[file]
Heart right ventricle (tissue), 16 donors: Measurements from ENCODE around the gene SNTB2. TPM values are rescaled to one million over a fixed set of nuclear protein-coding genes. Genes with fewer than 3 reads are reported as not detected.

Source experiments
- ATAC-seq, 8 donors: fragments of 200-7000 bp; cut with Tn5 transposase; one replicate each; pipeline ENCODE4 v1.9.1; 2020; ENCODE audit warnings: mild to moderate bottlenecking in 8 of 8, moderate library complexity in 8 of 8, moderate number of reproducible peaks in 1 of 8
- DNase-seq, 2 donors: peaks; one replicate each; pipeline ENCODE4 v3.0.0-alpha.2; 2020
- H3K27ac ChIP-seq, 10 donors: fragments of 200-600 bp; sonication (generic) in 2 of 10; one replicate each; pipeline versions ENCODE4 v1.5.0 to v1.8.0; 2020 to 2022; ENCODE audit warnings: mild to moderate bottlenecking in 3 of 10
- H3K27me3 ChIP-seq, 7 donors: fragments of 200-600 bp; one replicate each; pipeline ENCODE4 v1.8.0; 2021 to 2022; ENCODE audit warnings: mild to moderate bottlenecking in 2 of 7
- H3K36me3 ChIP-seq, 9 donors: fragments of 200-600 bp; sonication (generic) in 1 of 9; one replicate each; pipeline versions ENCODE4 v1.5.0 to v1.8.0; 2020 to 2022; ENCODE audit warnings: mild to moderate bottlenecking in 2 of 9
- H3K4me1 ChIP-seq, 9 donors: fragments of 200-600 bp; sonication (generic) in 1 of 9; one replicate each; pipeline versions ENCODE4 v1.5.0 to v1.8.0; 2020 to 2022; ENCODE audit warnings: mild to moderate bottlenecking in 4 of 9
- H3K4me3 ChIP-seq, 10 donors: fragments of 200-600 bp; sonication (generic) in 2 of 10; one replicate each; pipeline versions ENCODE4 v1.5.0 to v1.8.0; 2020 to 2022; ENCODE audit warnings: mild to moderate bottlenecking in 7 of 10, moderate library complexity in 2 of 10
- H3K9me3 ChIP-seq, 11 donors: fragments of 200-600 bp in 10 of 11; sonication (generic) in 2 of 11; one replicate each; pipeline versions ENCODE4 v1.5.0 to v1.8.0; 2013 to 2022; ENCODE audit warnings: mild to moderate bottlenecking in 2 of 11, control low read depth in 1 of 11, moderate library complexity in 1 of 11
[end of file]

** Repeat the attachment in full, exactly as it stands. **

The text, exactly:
Heart right ventricle (tissue), 16 donors: Measurements from ENCODE around the gene SNTB2. TPM values are rescaled to one million over a fixed set of nuclear protein-coding genes. Genes with fewer than 3 reads are reported as not detected.

Source experiments
- ATAC-seq, 8 donors: fragments of 200-7000 bp; cut with Tn5 transposase; one replicate each; pipeline ENCODE4 v1.9.1; 2020; ENCODE audit warnings: mild to moderate bottlenecking in 8 of 8, moderate library complexity in 8 of 8, moderate number of reproducible peaks in 1 of 8
- DNase-seq, 2 donors: peaks; one replicate each; pipeline ENCODE4 v3.0.0-alpha.2; 2020
- H3K27ac ChIP-seq, 10 donors: fragments of 200-600 bp; sonication (generic) in 2 of 10; one replicate each; pipeline versions ENCODE4 v1.5.0 to v1.8.0; 2020 to 2022; ENCODE audit warnings: mild to moderate bottlenecking in 3 of 10
- H3K27me3 ChIP-seq, 7 donors: fragments of 200-600 bp; one replicate each; pipeline ENCODE4 v1.8.0; 2021 to 2022; ENCODE audit warnings: mild to moderate bottlenecking in 2 of 7
- H3K36me3 ChIP-seq, 9 donors: fragments of 200-600 bp; sonication (generic) in 1 of 9; one replicate each; pipeline versions ENCODE4 v1.5.0 to v1.8.0; 2020 to 2022; ENCODE audit warnings: mild to moderate bottlenecking in 2 of 9
- H3K4me1 ChIP-seq, 9 donors: fragments of 200-600 bp; sonication (generic) in 1 of 9; one replicate each; pipeline versions ENCODE4 v1.5.0 to v1.8.0; 2020 to 2022; ENCODE audit warnings: mild to moderate bottlenecking in 4 of 9
- H3K4me3 ChIP-seq, 10 donors: fragments of 200-600 bp; sonication (generic) in 2 of 10; one replicate each; pipeline versions ENCODE4 v1.5.0 to v1.8.0; 2020 to 2022; ENCODE audit warnings: mild to moderate bottlenecking in 7 of 10, moderate library complexity in 2 of 10
- H3K9me3 ChIP-seq, 11 donors: fragments of 200-600 bp in 10 of 11; sonication (generic) in 2 of 11; one replicate each; pipeline versions ENCODE4 v1.5.0 to v1.8.0; 2013 to 2022; ENCODE audit warnings: mild to moderate bottlenecking in 2 of 11, control low read depth in 1 of 11, moderate library complexity in 1 of 11